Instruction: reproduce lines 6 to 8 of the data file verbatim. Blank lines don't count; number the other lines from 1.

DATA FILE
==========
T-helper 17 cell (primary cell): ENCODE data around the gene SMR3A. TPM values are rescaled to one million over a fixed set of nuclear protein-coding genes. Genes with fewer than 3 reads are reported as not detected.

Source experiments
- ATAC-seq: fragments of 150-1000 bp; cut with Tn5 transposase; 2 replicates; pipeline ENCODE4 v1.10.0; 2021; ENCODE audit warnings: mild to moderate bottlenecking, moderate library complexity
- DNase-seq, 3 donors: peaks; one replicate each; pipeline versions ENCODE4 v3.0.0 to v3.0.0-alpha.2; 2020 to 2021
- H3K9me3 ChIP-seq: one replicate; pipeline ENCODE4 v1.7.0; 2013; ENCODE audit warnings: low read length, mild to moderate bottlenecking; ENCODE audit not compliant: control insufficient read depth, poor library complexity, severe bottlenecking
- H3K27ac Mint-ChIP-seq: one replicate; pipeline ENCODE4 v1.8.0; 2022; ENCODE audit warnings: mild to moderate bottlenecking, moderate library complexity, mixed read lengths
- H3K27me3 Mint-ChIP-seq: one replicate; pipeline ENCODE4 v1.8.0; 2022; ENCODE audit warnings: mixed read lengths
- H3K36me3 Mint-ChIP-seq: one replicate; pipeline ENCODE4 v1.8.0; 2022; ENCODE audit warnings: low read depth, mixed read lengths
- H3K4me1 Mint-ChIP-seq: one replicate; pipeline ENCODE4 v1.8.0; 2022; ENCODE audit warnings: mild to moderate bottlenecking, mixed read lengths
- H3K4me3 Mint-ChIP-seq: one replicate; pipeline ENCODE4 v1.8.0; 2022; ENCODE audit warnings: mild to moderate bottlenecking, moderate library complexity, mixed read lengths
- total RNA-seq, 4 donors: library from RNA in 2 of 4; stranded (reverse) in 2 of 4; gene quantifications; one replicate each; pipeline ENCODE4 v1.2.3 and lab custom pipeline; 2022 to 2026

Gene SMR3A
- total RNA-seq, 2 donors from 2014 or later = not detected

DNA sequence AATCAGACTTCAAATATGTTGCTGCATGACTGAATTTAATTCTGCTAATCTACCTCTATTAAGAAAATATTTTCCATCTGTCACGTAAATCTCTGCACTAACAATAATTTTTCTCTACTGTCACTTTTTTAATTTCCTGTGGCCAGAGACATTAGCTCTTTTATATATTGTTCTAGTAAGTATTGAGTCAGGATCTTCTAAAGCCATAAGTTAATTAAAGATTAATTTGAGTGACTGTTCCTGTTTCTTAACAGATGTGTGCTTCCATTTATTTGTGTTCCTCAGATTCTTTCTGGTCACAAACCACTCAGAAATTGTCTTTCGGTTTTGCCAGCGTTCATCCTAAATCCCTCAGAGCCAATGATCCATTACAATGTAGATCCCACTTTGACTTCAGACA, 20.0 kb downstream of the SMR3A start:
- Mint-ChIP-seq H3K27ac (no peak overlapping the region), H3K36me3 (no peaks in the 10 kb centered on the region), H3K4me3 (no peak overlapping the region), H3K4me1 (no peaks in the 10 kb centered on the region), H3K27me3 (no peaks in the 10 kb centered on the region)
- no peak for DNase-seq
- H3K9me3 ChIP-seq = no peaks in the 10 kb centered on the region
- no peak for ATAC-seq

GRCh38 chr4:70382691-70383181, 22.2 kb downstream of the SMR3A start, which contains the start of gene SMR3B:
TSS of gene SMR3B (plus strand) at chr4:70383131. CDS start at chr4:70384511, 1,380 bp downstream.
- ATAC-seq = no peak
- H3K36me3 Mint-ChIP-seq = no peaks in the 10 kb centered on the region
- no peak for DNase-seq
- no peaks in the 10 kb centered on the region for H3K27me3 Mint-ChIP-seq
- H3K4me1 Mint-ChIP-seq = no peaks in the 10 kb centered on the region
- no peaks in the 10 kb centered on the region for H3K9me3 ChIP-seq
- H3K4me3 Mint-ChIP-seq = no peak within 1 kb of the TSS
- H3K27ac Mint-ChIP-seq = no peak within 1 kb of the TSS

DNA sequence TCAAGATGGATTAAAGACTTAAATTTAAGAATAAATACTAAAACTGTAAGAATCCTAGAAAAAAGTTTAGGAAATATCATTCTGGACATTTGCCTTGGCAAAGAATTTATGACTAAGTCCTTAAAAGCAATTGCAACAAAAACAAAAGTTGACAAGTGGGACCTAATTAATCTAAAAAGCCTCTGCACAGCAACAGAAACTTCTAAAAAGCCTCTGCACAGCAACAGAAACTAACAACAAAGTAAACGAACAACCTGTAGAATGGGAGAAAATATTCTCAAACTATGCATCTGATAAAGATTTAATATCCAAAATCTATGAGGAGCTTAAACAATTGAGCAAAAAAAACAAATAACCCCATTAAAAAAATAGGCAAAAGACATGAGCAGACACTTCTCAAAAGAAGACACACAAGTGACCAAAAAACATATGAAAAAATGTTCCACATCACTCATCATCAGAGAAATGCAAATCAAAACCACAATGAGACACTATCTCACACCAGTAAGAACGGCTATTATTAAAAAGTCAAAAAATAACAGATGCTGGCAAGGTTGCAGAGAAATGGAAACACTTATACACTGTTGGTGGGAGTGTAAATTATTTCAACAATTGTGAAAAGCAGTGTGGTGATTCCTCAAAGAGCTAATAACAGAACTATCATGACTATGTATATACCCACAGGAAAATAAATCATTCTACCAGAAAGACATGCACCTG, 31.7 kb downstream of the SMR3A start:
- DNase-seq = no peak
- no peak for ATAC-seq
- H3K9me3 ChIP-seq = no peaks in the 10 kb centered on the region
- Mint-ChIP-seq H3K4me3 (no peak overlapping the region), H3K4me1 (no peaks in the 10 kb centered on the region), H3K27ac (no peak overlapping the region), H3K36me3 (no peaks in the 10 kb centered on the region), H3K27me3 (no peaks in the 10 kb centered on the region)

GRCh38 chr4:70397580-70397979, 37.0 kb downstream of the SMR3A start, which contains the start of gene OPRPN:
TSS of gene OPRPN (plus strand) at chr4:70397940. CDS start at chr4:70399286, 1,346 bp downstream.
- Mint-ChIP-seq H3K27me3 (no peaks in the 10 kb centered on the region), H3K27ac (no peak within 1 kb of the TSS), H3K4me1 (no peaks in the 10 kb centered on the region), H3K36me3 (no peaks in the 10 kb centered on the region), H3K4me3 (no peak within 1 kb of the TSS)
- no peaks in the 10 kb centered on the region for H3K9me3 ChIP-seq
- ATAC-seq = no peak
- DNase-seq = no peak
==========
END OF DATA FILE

- H3K27ac Mint-ChIP-seq: one replicate; pipeline ENCODE4 v1.8.0; 2022; ENCODE audit warnings: mild to moderate bottlenecking, moderate library complexity, mixed read lengths
- H3K27me3 Mint-ChIP-seq: one replicate; pipeline ENCODE4 v1.8.0; 2022; ENCODE audit warnings: mixed read lengths
- H3K36me3 Mint-ChIP-seq: one replicate; pipeline ENCODE4 v1.8.0; 2022; ENCODE audit warnings: low read depth, mixed read lengths